Azzopardi, Toni; Johnson, Amanda; Phillips, Kirrilee; Dickson, Cathy; Hengstberger-Sims, Cecily; Goldsmith, Mary; Allan, Trevor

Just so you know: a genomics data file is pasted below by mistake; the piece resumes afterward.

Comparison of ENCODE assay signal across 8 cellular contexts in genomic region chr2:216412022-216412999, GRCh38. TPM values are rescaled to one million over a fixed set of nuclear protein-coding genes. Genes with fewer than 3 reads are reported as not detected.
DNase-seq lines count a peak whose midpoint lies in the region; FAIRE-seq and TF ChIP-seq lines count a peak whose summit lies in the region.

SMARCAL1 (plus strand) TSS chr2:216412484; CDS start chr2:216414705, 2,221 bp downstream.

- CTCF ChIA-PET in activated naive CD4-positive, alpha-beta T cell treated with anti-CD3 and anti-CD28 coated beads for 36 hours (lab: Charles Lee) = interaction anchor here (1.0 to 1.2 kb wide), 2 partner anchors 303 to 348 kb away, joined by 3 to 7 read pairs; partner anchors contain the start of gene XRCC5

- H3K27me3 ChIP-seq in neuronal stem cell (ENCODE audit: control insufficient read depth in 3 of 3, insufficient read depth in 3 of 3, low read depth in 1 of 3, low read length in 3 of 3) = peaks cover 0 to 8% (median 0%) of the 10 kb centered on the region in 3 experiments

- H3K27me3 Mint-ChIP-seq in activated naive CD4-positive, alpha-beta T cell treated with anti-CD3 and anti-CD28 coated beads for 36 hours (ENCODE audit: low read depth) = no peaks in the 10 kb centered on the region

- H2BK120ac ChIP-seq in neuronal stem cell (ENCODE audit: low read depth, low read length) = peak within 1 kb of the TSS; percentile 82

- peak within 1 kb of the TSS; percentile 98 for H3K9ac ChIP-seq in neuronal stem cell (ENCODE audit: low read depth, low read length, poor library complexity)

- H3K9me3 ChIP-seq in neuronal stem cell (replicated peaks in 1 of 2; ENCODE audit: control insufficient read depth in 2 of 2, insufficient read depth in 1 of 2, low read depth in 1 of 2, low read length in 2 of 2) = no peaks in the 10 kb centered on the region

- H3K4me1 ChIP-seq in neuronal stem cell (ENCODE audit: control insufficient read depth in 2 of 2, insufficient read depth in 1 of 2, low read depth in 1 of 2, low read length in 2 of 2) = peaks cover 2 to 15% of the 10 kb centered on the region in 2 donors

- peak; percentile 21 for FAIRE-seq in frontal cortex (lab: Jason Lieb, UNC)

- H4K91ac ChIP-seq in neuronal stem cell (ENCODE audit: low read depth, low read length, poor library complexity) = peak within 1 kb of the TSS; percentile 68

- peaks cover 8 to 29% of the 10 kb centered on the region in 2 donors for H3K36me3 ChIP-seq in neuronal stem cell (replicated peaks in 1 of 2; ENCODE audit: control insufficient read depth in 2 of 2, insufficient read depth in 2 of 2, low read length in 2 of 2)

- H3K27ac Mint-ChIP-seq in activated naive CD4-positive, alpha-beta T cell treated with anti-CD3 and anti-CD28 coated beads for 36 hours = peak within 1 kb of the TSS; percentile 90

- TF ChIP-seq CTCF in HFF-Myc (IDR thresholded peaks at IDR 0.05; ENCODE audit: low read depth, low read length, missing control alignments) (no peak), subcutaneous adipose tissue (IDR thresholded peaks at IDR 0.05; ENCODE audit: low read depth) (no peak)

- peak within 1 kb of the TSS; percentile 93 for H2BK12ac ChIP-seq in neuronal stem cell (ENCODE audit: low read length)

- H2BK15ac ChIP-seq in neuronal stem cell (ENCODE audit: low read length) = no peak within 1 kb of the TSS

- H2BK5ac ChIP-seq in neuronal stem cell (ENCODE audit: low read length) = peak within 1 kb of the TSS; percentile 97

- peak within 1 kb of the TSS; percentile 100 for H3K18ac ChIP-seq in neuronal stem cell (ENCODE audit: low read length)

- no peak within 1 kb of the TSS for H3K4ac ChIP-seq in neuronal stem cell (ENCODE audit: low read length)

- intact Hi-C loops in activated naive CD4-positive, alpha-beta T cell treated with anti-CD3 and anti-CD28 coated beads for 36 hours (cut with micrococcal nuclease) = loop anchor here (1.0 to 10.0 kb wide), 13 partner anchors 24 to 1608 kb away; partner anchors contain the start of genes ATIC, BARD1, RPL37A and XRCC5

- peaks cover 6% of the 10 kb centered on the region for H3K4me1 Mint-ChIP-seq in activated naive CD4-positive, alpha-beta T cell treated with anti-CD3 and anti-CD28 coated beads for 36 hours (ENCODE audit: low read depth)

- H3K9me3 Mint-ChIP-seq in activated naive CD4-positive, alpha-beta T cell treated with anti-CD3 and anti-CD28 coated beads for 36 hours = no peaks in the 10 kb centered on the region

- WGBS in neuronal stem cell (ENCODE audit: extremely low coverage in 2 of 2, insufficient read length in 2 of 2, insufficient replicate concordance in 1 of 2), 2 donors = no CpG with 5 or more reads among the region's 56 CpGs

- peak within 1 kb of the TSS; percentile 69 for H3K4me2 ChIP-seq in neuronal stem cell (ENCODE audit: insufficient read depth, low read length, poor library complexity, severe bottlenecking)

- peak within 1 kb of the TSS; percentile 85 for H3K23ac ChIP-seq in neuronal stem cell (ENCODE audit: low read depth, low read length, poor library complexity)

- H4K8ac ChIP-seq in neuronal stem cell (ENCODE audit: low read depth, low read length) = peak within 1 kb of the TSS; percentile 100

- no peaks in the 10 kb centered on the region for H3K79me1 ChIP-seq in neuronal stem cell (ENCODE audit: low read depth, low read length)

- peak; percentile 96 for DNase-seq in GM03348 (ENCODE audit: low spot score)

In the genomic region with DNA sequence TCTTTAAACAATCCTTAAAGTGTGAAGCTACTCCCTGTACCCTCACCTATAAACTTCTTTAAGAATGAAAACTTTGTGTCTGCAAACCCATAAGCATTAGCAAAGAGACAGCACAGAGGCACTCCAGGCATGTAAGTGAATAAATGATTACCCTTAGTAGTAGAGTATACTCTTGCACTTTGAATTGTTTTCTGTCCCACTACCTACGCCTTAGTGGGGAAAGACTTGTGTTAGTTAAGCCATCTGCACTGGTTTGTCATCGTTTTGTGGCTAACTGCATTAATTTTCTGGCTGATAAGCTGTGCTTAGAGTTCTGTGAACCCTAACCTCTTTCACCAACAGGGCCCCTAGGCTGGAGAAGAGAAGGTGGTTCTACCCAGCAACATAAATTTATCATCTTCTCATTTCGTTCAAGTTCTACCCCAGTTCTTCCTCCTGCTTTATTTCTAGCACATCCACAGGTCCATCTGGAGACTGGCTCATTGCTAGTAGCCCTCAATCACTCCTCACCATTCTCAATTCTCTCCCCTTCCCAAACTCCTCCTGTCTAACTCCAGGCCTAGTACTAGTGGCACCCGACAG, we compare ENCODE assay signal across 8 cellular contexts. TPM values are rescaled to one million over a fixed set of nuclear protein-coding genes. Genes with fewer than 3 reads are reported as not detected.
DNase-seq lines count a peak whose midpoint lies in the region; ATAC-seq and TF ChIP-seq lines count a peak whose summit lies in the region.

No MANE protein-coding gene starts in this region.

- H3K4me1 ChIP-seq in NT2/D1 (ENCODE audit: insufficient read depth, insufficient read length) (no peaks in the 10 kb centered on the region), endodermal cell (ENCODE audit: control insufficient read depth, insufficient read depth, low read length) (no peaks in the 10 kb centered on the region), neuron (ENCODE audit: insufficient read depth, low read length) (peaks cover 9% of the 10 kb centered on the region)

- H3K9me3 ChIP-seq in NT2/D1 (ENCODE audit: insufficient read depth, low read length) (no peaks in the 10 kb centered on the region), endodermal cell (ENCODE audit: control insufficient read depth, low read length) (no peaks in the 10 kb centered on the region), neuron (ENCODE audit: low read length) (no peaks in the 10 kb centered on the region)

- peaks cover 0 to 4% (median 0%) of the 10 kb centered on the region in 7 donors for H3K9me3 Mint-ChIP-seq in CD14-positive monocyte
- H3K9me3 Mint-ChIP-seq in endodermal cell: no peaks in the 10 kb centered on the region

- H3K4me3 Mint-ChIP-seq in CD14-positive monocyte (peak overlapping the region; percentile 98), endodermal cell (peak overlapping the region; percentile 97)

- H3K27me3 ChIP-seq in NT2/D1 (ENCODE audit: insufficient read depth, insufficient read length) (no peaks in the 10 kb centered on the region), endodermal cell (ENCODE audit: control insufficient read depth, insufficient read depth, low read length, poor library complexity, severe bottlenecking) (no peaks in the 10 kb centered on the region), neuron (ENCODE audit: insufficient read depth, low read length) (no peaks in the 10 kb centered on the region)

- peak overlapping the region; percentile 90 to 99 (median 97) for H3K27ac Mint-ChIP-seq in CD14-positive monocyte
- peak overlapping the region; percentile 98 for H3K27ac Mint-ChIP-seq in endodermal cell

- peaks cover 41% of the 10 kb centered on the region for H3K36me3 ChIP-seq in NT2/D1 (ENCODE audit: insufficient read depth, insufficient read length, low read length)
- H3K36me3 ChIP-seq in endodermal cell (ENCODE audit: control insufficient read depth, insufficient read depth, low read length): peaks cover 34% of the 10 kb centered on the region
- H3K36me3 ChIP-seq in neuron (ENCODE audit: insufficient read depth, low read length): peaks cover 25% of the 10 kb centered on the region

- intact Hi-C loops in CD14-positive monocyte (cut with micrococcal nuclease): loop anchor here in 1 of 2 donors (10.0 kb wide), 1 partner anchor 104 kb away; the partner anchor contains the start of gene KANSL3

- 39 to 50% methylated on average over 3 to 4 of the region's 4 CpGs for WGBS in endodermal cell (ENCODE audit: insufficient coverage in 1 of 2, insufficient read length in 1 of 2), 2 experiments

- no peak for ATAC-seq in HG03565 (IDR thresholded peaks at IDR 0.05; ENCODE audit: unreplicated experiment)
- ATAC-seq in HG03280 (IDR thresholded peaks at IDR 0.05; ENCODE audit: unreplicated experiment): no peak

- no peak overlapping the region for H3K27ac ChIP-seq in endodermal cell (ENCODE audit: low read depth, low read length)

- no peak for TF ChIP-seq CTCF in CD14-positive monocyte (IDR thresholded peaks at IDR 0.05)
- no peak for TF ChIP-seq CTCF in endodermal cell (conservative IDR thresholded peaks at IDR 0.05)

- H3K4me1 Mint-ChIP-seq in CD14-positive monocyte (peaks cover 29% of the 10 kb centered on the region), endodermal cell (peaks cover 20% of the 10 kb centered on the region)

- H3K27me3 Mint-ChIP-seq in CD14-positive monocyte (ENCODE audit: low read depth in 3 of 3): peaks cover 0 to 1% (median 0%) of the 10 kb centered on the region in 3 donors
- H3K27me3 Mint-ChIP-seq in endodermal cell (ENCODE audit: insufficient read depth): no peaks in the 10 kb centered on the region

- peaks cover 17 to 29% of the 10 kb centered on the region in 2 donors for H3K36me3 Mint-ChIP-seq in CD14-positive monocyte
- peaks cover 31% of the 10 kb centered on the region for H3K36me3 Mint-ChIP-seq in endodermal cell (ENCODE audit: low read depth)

To promote simulation as a learning strategy to support undergraduate nursing students with disabilities. Supporting undergraduate nursing students with disabilities has gained further momentum because of amendments to the Disability Discrimination Act in 2009. Providers of higher education must now ensure proactive steps to prevent discrimination against students with a disability are implemented to assist in course progression. Simulation allows for the impact of a student's disability to be assessed and informs the determination of reasonable adjustments to be implemented. Further suitable adjustments can then be determined in a safe environment and evaluated prior to scheduled placement. Auditing in this manner, offers a risk management strategy for all while maintaining the academic integrity of the program. Discursive. Low, medium and high fidelity simulation activities critically analysed and their application to support undergraduate nursing students with disabilities assessed. With advancing technology and new pedagogical approaches simulation as a learning strategy can play a significant role. In this role, simulation supports undergraduate nursing students with disabilities to meet course requirements, while offering higher education providers an important risk management strategy. The discussion recommends simulation is used to inform the determination of reasonable adjustments for undergraduate nursing students with disabilities as an effective, contemporary curriculum practice. Adoption of simulation, in this way, will meet three imperatives: comply with current legislative requirements, embrace advances in learning technologies and embed one of the six principles of inclusive curriculum. Achieving these imperatives is likely to increase accessibility for all students and offer students with a disability a supportive learning experience. Provides capacity to systematically assess, monitor, evaluate and support students with a disability. The students